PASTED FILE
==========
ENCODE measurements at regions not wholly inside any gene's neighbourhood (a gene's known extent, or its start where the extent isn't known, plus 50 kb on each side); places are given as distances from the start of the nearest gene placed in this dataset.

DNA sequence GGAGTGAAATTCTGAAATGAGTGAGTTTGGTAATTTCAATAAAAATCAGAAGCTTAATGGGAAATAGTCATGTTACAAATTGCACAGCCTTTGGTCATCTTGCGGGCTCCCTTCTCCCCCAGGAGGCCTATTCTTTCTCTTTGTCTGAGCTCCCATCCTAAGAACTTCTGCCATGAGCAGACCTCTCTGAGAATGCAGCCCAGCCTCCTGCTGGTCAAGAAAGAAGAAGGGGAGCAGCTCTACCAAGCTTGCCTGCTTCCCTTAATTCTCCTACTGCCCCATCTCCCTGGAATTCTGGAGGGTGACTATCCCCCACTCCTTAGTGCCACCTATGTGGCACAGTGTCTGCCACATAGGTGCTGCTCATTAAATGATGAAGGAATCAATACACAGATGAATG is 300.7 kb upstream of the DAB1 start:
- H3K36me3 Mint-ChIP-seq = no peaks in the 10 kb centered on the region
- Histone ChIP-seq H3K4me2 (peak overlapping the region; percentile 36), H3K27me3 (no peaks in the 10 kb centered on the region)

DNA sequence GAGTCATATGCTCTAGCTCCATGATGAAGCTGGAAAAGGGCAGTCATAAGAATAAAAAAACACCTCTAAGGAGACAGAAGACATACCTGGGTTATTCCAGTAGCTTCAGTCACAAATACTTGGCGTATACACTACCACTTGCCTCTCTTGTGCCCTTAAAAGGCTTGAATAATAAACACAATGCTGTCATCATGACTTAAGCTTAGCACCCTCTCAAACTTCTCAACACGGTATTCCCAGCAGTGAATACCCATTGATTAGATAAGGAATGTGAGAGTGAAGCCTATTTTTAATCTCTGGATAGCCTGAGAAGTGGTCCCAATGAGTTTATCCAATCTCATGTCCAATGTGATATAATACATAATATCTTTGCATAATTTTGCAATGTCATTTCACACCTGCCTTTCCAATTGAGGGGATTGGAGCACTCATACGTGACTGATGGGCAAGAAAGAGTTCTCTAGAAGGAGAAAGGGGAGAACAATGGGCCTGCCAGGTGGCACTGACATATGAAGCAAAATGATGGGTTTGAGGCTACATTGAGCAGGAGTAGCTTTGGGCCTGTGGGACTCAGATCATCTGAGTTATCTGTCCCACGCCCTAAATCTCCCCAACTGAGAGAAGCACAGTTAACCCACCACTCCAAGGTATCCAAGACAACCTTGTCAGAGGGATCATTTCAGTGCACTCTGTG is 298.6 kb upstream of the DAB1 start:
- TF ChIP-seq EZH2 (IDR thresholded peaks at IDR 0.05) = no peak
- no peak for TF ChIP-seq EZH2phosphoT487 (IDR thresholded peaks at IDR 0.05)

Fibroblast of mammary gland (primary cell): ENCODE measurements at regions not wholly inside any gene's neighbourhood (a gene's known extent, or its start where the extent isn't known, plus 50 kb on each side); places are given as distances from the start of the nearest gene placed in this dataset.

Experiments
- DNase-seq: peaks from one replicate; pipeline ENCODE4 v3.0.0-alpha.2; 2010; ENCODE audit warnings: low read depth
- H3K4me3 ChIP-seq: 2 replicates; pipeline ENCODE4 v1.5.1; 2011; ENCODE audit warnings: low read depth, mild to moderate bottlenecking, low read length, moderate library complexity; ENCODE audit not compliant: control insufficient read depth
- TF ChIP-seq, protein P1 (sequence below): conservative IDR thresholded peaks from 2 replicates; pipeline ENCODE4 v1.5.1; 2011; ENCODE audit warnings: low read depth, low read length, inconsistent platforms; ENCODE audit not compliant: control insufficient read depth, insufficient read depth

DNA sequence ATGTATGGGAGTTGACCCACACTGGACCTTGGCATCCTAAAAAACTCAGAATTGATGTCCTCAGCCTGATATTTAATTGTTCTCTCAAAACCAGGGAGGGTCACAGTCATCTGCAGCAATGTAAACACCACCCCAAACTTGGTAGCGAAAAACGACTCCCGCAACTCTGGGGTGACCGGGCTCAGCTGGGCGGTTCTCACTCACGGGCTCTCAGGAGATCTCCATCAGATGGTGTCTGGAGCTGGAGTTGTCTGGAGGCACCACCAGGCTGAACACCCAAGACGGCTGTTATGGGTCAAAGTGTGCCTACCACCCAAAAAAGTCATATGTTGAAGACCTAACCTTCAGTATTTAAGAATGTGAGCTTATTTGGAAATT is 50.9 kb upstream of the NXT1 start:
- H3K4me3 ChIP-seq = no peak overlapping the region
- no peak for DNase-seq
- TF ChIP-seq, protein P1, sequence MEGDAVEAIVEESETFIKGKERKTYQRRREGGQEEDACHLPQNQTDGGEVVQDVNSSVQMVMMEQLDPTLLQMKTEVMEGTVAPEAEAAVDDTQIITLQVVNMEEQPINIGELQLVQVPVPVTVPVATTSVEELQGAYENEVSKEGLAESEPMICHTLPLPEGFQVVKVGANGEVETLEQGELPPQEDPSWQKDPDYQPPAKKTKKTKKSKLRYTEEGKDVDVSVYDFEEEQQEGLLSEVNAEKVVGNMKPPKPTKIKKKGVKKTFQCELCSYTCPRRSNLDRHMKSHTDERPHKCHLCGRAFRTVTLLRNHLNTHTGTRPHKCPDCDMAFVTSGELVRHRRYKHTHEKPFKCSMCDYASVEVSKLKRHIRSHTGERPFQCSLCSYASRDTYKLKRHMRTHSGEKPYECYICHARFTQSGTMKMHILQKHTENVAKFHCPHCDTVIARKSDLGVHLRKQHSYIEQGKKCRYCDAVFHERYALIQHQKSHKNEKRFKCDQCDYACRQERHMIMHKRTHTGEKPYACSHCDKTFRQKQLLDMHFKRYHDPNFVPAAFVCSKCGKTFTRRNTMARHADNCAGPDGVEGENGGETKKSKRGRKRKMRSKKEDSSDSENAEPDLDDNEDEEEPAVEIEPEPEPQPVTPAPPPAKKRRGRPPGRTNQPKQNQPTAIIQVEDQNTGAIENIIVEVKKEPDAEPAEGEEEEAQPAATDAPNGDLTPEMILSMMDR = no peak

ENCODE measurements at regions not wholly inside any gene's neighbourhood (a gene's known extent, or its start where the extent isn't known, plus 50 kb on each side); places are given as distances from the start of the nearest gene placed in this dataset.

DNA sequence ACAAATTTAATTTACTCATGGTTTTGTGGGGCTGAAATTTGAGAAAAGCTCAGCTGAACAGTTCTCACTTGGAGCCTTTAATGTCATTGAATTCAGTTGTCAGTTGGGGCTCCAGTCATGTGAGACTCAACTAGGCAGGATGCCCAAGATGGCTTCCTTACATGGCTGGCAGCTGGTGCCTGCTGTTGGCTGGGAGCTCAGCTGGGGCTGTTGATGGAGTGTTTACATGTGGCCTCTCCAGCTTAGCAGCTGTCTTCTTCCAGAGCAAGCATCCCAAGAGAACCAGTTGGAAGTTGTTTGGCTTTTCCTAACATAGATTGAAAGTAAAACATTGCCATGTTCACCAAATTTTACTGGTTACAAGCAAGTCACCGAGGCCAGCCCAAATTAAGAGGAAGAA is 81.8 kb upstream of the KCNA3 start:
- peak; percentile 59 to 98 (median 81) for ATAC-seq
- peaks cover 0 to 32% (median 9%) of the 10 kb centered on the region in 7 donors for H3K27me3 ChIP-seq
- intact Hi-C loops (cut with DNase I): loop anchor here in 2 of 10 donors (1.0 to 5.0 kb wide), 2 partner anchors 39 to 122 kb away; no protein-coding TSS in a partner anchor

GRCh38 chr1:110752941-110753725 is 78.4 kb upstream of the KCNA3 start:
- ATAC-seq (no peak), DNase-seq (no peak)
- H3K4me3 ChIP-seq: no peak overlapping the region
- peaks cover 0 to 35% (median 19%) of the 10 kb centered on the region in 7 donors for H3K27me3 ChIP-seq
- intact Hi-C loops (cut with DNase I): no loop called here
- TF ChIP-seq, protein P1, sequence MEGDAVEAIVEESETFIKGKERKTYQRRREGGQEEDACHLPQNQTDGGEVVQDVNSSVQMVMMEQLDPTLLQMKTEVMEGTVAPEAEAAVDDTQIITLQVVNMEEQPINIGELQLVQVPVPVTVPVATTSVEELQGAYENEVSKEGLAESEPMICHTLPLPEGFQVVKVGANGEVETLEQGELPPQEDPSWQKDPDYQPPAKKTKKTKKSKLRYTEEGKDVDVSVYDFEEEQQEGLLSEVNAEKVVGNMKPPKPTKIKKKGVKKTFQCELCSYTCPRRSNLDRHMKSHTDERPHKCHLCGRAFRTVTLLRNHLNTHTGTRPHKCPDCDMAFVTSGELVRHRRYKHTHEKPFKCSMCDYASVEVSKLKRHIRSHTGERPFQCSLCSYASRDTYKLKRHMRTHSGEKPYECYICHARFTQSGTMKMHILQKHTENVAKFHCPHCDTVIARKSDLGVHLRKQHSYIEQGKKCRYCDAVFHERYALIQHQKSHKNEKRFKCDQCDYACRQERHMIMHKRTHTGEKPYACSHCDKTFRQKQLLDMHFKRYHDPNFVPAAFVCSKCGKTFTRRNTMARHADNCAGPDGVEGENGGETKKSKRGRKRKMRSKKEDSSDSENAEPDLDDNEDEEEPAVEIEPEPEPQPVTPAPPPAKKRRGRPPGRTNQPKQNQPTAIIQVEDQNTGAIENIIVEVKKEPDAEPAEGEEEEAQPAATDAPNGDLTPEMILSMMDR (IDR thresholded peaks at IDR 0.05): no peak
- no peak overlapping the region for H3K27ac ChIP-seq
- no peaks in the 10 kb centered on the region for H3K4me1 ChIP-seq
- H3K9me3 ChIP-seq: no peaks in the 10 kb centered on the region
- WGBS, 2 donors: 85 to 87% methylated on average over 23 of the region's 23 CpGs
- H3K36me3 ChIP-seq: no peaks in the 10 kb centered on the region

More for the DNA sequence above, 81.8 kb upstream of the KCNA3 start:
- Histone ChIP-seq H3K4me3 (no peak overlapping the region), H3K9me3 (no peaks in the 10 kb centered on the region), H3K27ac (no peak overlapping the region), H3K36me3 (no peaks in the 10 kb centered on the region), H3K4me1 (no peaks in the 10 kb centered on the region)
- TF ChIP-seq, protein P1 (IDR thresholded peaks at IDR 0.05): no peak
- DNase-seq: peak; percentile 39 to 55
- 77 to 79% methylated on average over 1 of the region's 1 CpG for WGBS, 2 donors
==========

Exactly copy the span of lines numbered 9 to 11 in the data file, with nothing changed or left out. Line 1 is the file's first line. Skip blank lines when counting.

Experiments
- DNase-seq: peaks from one replicate; pipeline ENCODE4 v3.0.0-alpha.2; 2010; ENCODE audit warnings: low read depth
- H3K4me3 ChIP-seq: 2 replicates; pipeline ENCODE4 v1.5.1; 2011; ENCODE audit warnings: low read depth, mild to moderate bottlenecking, low read length, moderate library complexity; ENCODE audit not compliant: control insufficient read depth